On top of grades, getting into college has become overall more competitive because GPA’s and scores have been rising. The SAT/ACT is more about understanding how the creators made the test than it is about how smart your kid is. Disclaimer: the test is made to trick, not help you achieve a high score.

That’s where trained test prep tutors come in handy. If your child is struggling in math class, no tutor can magically improve their score on the math section of the SAT/ACT in a matter of months (you should hire a math tutor). But, if your kid is doing well in math, but his test prep scores don’t translate, it’s sheerly a strategy issue.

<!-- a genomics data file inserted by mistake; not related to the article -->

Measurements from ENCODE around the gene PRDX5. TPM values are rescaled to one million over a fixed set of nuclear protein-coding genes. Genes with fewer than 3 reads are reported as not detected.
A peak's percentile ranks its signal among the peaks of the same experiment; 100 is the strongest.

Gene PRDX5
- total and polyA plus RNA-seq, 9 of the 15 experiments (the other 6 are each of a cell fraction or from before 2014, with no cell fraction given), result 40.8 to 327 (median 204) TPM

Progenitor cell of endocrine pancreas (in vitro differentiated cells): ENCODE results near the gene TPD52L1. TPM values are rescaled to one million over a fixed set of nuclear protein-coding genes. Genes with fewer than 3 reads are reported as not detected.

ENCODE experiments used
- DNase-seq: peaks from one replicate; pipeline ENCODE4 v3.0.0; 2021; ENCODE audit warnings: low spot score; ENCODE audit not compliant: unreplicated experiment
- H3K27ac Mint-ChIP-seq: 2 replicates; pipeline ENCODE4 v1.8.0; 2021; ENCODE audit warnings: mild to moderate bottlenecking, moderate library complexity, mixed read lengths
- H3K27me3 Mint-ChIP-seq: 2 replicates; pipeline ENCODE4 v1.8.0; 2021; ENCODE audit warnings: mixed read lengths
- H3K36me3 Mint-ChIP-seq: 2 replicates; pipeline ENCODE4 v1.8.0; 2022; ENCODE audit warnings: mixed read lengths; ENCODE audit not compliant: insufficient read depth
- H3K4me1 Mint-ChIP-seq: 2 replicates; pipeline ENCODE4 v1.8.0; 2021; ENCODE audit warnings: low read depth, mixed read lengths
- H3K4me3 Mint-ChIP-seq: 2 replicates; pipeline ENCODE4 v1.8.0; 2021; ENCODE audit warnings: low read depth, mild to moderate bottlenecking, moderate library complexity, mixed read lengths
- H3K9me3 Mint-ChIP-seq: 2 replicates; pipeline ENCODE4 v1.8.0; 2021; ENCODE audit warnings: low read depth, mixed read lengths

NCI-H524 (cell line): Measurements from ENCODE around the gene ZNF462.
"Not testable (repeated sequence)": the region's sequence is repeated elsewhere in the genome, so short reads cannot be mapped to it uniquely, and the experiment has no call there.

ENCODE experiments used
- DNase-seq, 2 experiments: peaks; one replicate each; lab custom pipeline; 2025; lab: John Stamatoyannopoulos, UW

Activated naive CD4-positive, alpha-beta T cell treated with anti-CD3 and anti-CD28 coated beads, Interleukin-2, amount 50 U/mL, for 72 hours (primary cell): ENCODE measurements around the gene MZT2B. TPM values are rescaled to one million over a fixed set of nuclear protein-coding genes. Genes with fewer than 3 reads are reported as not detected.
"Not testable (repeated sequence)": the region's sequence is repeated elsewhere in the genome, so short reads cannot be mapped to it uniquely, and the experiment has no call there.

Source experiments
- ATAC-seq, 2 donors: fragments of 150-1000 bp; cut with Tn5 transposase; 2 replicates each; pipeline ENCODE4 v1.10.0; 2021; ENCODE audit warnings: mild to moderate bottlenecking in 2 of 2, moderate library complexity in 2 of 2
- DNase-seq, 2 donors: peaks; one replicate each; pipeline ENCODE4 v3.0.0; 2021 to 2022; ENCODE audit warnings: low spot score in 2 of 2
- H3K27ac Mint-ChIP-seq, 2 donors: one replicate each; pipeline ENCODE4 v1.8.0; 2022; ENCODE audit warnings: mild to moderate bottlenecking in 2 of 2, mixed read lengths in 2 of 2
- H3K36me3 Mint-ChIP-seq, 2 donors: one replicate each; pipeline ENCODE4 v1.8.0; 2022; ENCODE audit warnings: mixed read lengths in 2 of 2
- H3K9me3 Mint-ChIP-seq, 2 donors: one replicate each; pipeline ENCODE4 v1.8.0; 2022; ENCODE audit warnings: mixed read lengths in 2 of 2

Let’s take a completely different path: what does your son/daughter want to do for a career? Chances are the answer will change several times throughout their life, but as a parent why not assist them in figuring that out before deciding what schools to apply for?

What’s the point of applying to a school if the career they choose isn’t offered as a major? To throw another wrench in there, what if college isn’t the correct next step to their desired occupation?

These are questions your college counselor should be asking, but they usually don’t. Teenagers aren’t the most receptive to their parent’s advice in high school, so sometimes you need additional help of mentors, tutors and role models to point them in the right direction.

Don’t worry, you’re not alone in this! (A lot of parents are worried too)